The fee for direct primary care is typically between $50 and $150 per month. That typically covers basic care, such as preventive care, basic tests, and sick visits, though specific covered treatment may vary among direct primary physicians.
It doesn’t cover prescriptions, specialist visits, or more complex medical procedures like surgery. You can pair direct primary care with a high-deductible health plan to protect you from overwhelming medical bills in case you develop a serious health problem.
4. Check Costs
Doctors make decisions based on what they believe is best for your physical health. They don’t always think about how it might affect your financial health. Sometimes, they prescribe expensive drugs, treatments, or tests without considering your ability to pay for them. That can mean an unpleasant surprise when you get the bill.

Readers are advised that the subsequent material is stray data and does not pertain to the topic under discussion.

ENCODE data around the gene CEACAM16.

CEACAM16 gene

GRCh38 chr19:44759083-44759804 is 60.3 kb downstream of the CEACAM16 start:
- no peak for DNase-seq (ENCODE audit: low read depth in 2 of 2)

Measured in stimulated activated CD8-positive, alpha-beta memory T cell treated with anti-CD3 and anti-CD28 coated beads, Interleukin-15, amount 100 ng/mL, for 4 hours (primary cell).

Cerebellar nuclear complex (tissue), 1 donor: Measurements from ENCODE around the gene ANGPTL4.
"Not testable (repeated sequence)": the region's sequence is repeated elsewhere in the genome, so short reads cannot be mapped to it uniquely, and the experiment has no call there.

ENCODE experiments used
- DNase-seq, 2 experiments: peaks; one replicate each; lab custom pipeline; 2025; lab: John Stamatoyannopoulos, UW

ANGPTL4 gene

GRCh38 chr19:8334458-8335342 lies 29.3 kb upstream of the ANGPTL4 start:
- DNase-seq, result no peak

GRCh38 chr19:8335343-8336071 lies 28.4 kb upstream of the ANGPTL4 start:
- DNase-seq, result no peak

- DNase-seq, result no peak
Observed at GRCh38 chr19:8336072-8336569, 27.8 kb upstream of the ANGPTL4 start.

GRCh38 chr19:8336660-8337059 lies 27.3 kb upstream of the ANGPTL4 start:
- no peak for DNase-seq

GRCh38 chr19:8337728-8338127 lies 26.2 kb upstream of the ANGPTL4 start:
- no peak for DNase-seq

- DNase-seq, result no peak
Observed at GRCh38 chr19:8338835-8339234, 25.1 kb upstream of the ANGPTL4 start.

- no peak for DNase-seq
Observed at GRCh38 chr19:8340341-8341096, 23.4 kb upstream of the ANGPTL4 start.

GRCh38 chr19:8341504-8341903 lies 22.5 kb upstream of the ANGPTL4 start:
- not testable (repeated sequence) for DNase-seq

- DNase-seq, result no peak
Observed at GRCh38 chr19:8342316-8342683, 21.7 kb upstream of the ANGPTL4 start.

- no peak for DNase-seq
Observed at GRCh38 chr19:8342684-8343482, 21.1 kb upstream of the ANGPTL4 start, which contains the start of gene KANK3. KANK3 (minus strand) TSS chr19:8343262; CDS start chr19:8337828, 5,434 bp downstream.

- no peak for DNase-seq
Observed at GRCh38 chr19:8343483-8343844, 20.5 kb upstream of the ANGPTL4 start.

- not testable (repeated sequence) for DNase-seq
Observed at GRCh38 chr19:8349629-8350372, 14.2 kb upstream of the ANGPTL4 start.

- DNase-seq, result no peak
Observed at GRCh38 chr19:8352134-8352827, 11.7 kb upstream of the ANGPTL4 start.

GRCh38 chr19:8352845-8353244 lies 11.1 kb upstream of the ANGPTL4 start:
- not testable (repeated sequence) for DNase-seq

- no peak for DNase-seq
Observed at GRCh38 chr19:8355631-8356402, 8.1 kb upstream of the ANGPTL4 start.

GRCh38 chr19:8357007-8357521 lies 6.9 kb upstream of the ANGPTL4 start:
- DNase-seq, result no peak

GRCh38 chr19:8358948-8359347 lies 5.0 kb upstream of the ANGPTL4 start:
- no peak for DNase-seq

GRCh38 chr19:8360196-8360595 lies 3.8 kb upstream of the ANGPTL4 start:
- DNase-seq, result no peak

To avoid a billing shock, ask questions. When your doctor orders a treatment, ask what it is and what it costs. If the price is more than you can easily afford, say so. Ask if you can do without the treatment or use a less expensive alternative.
If your doctor thinks you need a procedure you can’t easily afford and it’s not an emergency, see if you can get it done for less. At Healthcare Bluebook, you can check the typical price range for a particular procedure in your area. Some insurance companies have cost estimator tools on their websites as well.
Once you have this information, shop around. Contact different facilities within your care network and ask what they charge for the procedure for someone on your insurance plan. Then if required by your health plan, go back to your doctor and ask for a referral to the facility with the lowest price. If you’re unsure whether your health plan requires it, a referral never hurts.
The same goes for other types of care too. If your doctor orders a costly lab test, find out if your insurer has a preferred lab that can perform it at a lower cost. If they prescribe a pricey drug, ask if there’s a “therapeutic alternative,” a similar drug to treat the same problem for less.